Using TRAILS to Assess Student Learning

Kolling, Kathleen

Curriculum and Assessment

Citation

Owen, P.L. (2010). Using TRAILS to assess student learning: A step-by-step guide. LMC, 28(6), 36-38.

Summary

TRAILS-9 is a knowledge test made up of multiple choice questions for grades 3,6,9, and 12 that assesses students’ knowledge of five information literacy areas: develop topic; identify potential resources; develop, use and revise search strategies; evaluate sources ad information; and recognize how to use information responsibly. It is great for teachers and librarians to use to capture a large amount of information quickly, to collaborate with classroom teachers, assess student learning, revise our instruction, and show evidence of our library’s impact on student learning. 

Evaluation

Using state test scores and TRAILS-9 scores, librarians can build standards-based lessons to bring to teachers, justifying their collaboration with data analyses. I was pleased to see that formative assessments are out there for librarians to use, specifically related to our instruction, and that they’re free! The four age levels available (Grades 3,6,9, and 12), are perfect check-in points for both teachers and librarians to see well students are receiving/understanding information literacy knowledge- midway through elementary school, the beginning of middle school, and the beginning and end of high school. I will definitely present this to my staff this school year.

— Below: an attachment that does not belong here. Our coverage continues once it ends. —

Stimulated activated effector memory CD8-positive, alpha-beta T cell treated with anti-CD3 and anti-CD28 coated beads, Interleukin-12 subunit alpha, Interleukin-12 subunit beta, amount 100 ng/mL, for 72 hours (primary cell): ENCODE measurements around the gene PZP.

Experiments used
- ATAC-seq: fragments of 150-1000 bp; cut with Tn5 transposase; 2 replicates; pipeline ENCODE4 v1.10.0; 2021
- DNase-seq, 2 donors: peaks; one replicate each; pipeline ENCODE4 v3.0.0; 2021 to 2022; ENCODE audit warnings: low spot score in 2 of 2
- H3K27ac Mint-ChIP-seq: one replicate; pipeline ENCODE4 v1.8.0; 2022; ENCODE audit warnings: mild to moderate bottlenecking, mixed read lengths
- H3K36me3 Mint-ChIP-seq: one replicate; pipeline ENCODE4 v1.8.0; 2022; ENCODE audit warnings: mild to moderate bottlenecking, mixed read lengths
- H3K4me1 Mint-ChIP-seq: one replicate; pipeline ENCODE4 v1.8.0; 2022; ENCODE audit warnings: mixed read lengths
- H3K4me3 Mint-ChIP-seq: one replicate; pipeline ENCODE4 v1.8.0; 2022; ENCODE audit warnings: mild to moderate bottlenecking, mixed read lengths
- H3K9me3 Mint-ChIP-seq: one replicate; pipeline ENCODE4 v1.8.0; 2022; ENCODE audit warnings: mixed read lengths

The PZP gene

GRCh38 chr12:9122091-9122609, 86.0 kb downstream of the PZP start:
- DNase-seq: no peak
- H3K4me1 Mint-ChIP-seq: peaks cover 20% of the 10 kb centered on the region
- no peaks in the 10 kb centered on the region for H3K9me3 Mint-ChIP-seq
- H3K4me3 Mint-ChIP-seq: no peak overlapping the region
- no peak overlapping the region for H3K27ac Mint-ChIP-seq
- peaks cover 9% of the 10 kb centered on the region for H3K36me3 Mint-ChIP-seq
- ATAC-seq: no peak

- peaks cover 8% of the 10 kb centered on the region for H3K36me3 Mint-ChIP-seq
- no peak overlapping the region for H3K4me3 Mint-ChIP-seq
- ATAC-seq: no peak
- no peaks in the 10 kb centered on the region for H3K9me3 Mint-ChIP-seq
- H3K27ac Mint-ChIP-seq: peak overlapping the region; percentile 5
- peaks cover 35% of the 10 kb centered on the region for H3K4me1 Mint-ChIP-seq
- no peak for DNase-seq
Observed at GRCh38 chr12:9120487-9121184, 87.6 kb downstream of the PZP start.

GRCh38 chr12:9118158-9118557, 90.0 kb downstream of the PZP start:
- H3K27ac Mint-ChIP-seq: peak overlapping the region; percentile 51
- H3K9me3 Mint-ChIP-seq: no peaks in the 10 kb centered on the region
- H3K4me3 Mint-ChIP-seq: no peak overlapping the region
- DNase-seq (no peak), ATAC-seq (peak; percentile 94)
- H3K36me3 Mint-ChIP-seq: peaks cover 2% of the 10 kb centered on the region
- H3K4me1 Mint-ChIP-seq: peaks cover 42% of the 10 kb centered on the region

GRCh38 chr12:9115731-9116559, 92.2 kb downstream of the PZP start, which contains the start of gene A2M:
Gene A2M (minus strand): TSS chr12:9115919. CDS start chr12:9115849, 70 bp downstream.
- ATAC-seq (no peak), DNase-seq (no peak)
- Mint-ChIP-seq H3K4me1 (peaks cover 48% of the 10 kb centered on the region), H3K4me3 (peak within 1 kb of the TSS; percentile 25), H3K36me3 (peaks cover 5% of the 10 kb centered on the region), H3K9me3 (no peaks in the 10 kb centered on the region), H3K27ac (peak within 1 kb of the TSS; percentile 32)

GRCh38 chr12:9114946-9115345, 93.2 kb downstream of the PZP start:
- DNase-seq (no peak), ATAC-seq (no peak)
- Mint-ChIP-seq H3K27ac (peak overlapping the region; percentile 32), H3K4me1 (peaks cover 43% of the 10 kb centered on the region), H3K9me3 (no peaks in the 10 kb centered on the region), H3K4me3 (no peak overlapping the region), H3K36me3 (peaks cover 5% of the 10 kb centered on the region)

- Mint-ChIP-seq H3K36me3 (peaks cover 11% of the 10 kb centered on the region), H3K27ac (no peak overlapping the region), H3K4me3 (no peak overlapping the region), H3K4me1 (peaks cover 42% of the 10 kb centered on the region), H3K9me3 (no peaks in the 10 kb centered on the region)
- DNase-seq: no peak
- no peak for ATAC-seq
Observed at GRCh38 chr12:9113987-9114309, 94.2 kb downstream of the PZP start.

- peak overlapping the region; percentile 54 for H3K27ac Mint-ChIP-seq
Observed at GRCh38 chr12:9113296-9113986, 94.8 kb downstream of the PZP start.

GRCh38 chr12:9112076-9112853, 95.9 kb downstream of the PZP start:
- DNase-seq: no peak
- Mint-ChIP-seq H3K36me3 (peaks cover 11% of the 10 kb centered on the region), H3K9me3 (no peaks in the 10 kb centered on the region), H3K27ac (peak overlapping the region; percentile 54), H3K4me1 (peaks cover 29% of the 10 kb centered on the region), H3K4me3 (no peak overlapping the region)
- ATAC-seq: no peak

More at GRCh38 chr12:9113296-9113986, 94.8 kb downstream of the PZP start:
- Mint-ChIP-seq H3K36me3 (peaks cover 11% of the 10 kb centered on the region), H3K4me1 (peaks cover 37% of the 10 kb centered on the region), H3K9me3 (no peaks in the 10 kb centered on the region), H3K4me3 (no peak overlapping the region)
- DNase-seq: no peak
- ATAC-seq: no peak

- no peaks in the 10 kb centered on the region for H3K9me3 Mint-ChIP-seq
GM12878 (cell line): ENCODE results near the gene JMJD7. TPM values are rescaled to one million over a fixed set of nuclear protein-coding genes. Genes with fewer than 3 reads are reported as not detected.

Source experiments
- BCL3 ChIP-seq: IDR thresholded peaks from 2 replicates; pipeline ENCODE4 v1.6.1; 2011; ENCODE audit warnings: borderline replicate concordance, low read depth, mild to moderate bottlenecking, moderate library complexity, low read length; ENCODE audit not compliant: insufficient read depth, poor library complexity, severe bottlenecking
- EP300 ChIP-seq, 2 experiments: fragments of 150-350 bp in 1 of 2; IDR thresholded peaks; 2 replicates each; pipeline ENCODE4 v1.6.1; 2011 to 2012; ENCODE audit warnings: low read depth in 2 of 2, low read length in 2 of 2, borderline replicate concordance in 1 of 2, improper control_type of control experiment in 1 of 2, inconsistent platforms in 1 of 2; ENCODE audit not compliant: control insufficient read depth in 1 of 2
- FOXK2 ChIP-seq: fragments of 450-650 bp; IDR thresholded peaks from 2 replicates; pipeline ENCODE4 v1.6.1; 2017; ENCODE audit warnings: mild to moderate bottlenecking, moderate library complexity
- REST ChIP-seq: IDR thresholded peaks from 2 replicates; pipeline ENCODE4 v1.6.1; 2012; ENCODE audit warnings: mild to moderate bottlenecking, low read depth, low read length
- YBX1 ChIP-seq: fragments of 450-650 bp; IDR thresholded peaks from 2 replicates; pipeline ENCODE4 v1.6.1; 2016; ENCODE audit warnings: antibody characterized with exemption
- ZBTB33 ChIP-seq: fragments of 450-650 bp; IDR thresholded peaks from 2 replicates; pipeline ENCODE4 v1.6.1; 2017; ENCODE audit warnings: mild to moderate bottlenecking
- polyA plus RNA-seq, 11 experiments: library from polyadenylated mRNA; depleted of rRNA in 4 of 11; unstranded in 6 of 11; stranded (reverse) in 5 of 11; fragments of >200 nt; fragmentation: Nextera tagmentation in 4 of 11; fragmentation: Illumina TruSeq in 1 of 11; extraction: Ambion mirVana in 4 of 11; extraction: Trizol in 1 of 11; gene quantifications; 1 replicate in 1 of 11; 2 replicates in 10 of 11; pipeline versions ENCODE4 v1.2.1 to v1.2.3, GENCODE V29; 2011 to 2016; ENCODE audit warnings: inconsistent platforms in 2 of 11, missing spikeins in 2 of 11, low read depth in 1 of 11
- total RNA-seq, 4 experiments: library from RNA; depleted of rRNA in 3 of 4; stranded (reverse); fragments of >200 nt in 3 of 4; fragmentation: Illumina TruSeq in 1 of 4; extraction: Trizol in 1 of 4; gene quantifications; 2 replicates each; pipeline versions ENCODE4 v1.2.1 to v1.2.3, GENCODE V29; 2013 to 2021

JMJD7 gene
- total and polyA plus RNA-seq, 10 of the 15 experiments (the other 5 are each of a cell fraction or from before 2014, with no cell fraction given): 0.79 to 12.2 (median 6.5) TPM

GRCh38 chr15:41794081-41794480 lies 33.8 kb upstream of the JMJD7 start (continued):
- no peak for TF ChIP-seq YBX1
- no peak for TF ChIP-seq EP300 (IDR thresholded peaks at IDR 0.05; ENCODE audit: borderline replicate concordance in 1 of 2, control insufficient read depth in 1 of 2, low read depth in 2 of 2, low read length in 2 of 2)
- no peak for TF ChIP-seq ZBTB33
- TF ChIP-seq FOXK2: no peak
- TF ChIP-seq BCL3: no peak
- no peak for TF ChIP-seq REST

Formative assessment practice, formative leadership practice, formative teaching practice, assessment of learning, assessment for learning, assessment as learning

Lopez, Carrie

CA

Dixon, M. (2009). Formative assessment practice, formative leadership practice, formative teaching practice, assessment of learning, assessment for learning, assessment as learning. New Zealand Principals’ Federation Magazine, 15-17.

Article on the idea of assessing FOR learning, rather than the traditional ‘of’ learning. Huge difference, for learning would be much for informative for students and teachers. The article also does a good job of emphasizing the importance of effective feedback for both teachers and students, in order for assessments to be as effective as they can be.

Sal Khan: Let’s teach for mastery — not test scores

Lester, Debbie
CA
Khan, S. (2016). Let’s teach for mastery — not test scoresTed.com. Retrieved 19 December 2016, from http://www.ted.com/talks/sal_khan_let_s_teach_for_mastery_not_test_scores?utm_source=tedcomshare&utm_medium=referral&utm_campaign=tedspread
Sal Khan: Let’s teach for mastery — not test scores
Fill in learning gaps and once you master something move to the next topic or subject. Traditional education models don’t do this. Instead, they teach, do homework, then test. Even though there are gaps, the teacher moves on to the next subject. Many times in math when students have gaps, this causes problems later on in their learning. We wouldn’t  build a house on  a foundation with holes, but we send students on to the next topics even though their foundations aren’t strong.